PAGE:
WHAT’S YOUR ROUTINE?
The morning is arguably the most valuable time you have available to you each day. While you may claim to be a night owl and in fact be very successful at working late, your body is nevertheless the most rested, and your mind the most able to process, when you first wake each morning. It is therefore to your advantage to use this time wisely. This is why Square CEO Jack Dorsey routinely wakes at 4:30 AM for a six mile jog before heading into the office, and why Apple CEO Tim Cook is up and commonly sending corporate emails before 5 AM, just to name a few of the many successful individuals whose days regularly begin well before daylight.
Now answer truthfully: did you hit the snooze button this morning?
No judgement here. I did it yesterday. J
While we all need extra R&R at times, we should arguably strive to make the most of our mornings. Leadership guru Darren Hardy for example espouses the idea of tackling your largest daily task first thing in the morning. Not only will you have the most mental energy at that time, but there will likely be less distractions first thing in the morning as well. You will also have the satisfaction of knowing that you achieved something early on, which will give you a confidence boost for the rest of your day. A Forbes Magazine article agrees with Darren’s argument, and also cites four additional tasks we should strive to complete each morning, all before 8 AM. These include exercising, mapping your day, eating breakfast, and reflecting.
If the thought of having to wake before the roosters has you now dreading tomorrow, don’t worry. The point is not simply about taking action, but rather also about developing habits and routines which will help you grow and thrive in all areas of your life. As motivational speaker Terri Savelle Foy commonly states, “the secret to your success is found in your daily routines.” This mirrors an idea by author and business mogul Jeff Olson which he dubbed “the slight edge” in his book by the same name. The idea behind the slight edge is that consistent, daily growth, even on a minuscule level, will lead to radically different outcomes in your life over a long period of time as compared to when there is a lack of daily action. His concept drawing below illustrates this principle:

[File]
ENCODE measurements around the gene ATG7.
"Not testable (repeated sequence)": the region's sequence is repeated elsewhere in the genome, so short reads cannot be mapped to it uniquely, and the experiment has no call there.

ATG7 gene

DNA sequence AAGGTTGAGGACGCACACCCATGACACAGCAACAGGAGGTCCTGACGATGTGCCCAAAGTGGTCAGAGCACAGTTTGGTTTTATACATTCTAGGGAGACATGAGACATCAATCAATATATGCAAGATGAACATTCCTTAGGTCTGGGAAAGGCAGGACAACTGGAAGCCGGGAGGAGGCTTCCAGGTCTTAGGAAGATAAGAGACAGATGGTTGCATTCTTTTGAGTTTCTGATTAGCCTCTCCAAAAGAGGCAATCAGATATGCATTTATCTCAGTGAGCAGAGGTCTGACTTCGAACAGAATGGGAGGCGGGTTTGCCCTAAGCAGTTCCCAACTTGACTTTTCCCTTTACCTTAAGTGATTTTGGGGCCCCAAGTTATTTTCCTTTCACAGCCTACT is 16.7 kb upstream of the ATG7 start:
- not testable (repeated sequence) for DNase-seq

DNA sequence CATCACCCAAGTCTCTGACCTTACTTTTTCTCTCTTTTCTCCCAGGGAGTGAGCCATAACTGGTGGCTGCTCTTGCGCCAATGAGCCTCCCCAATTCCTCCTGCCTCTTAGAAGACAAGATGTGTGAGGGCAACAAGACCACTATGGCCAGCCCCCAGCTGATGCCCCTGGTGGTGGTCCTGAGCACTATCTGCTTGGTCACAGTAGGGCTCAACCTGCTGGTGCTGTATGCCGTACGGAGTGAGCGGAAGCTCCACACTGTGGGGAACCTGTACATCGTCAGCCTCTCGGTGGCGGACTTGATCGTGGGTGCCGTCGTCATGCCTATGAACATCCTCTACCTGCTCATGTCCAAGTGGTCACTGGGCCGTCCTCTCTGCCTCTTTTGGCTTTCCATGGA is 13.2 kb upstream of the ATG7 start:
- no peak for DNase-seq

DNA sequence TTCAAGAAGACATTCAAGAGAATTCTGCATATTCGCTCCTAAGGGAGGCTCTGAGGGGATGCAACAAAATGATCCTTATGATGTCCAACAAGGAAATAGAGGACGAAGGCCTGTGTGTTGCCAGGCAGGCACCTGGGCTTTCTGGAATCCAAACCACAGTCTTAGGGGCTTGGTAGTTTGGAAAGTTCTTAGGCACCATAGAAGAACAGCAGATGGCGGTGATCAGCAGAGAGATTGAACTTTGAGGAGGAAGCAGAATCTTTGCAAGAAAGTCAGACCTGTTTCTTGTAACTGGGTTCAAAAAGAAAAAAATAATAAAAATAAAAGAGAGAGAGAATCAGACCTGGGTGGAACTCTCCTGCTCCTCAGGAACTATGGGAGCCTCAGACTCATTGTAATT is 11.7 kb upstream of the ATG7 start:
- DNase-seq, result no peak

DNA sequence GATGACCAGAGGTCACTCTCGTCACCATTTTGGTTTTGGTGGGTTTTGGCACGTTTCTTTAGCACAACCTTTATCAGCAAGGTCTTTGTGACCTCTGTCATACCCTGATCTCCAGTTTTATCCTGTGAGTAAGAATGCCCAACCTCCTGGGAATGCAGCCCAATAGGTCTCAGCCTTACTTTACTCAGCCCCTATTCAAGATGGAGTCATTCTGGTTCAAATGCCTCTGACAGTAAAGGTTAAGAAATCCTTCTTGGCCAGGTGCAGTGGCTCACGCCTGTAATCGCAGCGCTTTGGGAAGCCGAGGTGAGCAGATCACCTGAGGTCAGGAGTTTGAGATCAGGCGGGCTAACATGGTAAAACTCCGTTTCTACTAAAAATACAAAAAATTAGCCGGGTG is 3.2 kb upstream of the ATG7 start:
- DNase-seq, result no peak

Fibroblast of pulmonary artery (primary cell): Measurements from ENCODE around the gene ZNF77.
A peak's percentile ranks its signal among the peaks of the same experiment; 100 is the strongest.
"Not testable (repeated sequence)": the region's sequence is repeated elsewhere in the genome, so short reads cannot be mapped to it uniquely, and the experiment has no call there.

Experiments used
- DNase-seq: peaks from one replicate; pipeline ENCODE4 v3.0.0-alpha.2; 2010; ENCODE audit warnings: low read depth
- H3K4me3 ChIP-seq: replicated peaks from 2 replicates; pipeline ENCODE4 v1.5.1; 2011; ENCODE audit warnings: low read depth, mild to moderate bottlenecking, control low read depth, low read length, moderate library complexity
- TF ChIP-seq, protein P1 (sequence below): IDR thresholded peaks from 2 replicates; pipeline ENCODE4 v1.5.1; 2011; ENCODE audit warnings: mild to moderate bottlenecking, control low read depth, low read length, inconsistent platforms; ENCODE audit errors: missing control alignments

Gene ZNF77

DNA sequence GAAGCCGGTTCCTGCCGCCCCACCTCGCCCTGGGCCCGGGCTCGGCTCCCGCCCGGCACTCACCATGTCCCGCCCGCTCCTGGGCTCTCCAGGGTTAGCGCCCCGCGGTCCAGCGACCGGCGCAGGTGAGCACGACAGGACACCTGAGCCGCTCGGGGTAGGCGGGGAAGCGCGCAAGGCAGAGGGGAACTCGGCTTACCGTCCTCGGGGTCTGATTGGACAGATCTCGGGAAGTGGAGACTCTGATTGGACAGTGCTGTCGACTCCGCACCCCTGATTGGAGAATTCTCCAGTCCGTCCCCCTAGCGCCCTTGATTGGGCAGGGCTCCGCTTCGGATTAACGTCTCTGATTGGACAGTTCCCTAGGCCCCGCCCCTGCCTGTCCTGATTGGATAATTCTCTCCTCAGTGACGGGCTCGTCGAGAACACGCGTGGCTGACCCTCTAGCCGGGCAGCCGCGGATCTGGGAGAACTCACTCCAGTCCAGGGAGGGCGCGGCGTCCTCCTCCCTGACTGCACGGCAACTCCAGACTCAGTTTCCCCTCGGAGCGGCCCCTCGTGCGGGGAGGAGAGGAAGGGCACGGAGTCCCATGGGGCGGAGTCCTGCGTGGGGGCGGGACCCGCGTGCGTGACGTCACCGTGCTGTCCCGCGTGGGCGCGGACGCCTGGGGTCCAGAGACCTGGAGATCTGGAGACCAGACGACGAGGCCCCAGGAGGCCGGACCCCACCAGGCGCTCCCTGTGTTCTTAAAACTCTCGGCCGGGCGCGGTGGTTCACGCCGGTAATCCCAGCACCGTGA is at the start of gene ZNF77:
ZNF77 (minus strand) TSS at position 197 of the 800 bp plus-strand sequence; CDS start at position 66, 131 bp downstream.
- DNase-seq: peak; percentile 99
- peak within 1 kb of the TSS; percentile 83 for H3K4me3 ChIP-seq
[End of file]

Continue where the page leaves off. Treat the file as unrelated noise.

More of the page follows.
We can probably agree that the morning routine examples mentioned above (exercise, tackling your biggest task early, etc…) are, to use Jeff’s illustration, “easy not to do.” After all, who wants to wake up at 4:30 AM and go run for six miles? However, such actions have the ability to radically transform your life when performed consistently over a long period of time. That is the power of the slight edge in action.
As you go through your day, think about the actions, no matter how small, that you can begin taking daily and developing into habits over time which will push you towards the outcomes you want to see in life (and yes, those actions can happen in the afternoon and evening as well). To paraphrase world-renewed leadership coach John Maxwell, “You will never change your life until you change something you do daily. What you become in life is the result of what you do each day. In other words, each day you are preparing for something. The question is, are you preparing yourself for success or failure?”
Jeremiah Clark, M.A., is a healthcare IT consultant with six Epic Systems certifications. He is also
a partner at Appalachian Digital, a local web development agency, and a founding partner of
MHQC LLC Real Estate Development. He and his wife Erin are natives of Kingsport, TN.